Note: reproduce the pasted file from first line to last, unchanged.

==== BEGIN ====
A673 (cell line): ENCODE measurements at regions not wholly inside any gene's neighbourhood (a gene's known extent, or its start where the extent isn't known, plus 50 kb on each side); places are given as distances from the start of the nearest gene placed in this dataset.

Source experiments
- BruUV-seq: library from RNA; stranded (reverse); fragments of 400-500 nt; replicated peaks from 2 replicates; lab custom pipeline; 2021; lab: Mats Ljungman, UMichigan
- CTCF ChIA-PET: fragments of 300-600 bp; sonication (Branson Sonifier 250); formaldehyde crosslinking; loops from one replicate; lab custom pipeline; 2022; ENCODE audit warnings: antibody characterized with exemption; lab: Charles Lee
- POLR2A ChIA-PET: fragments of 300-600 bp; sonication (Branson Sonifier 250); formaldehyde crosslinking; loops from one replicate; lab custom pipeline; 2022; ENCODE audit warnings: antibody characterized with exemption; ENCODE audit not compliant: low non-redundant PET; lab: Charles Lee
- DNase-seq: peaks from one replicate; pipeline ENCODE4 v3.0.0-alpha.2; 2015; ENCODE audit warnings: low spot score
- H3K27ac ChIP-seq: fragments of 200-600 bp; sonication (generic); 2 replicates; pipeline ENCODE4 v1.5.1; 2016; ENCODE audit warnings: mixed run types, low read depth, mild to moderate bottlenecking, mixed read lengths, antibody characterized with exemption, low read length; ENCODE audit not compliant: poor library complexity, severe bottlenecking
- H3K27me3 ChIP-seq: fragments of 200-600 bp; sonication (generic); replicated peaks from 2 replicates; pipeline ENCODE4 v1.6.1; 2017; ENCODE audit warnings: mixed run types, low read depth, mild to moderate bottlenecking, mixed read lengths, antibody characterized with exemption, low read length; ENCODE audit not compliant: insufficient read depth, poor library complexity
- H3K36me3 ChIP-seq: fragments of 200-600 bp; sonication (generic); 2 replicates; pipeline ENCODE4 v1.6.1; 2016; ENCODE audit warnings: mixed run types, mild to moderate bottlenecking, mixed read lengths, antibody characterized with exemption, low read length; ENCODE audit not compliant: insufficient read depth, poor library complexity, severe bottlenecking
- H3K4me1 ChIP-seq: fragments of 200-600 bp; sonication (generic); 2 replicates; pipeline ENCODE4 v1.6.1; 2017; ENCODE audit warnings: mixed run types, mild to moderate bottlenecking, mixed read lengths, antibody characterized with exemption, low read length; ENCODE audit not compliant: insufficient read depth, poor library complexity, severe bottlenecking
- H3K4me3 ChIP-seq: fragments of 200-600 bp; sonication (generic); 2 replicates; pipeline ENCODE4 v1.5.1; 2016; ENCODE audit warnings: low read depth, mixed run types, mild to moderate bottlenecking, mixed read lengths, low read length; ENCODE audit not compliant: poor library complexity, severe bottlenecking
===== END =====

A673 (cell line): ENCODE measurements at regions not wholly inside any gene's neighbourhood (a gene's known extent, or its start where the extent isn't known, plus 50 kb on each side); places are given as distances from the start of the nearest gene placed in this dataset.

Source experiments
- BruUV-seq: library from RNA; stranded (reverse); fragments of 400-500 nt; replicated peaks from 2 replicates; lab custom pipeline; 2021; lab: Mats Ljungman, UMichigan
- CTCF ChIA-PET: fragments of 300-600 bp; sonication (Branson Sonifier 250); formaldehyde crosslinking; loops from one replicate; lab custom pipeline; 2022; ENCODE audit warnings: antibody characterized with exemption; lab: Charles Lee
- POLR2A ChIA-PET: fragments of 300-600 bp; sonication (Branson Sonifier 250); formaldehyde crosslinking; loops from one replicate; lab custom pipeline; 2022; ENCODE audit warnings: antibody characterized with exemption; ENCODE audit not compliant: low non-redundant PET; lab: Charles Lee
- DNase-seq: peaks from one replicate; pipeline ENCODE4 v3.0.0-alpha.2; 2015; ENCODE audit warnings: low spot score
- H3K27ac ChIP-seq: fragments of 200-600 bp; sonication (generic); 2 replicates; pipeline ENCODE4 v1.5.1; 2016; ENCODE audit warnings: mixed run types, low read depth, mild to moderate bottlenecking, mixed read lengths, antibody characterized with exemption, low read length; ENCODE audit not compliant: poor library complexity, severe bottlenecking
- H3K27me3 ChIP-seq: fragments of 200-600 bp; sonication (generic); replicated peaks from 2 replicates; pipeline ENCODE4 v1.6.1; 2017; ENCODE audit warnings: mixed run types, low read depth, mild to moderate bottlenecking, mixed read lengths, antibody characterized with exemption, low read length; ENCODE audit not compliant: insufficient read depth, poor library complexity
- H3K36me3 ChIP-seq: fragments of 200-600 bp; sonication (generic); 2 replicates; pipeline ENCODE4 v1.6.1; 2016; ENCODE audit warnings: mixed run types, mild to moderate bottlenecking, mixed read lengths, antibody characterized with exemption, low read length; ENCODE audit not compliant: insufficient read depth, poor library complexity, severe bottlenecking
- H3K4me1 ChIP-seq: fragments of 200-600 bp; sonication (generic); 2 replicates; pipeline ENCODE4 v1.6.1; 2017; ENCODE audit warnings: mixed run types, mild to moderate bottlenecking, mixed read lengths, antibody characterized with exemption, low read length; ENCODE audit not compliant: insufficient read depth, poor library complexity, severe bottlenecking
- H3K4me3 ChIP-seq: fragments of 200-600 bp; sonication (generic); 2 replicates; pipeline ENCODE4 v1.5.1; 2016; ENCODE audit warnings: low read depth, mixed run types, mild to moderate bottlenecking, mixed read lengths, low read length; ENCODE audit not compliant: poor library complexity, severe bottlenecking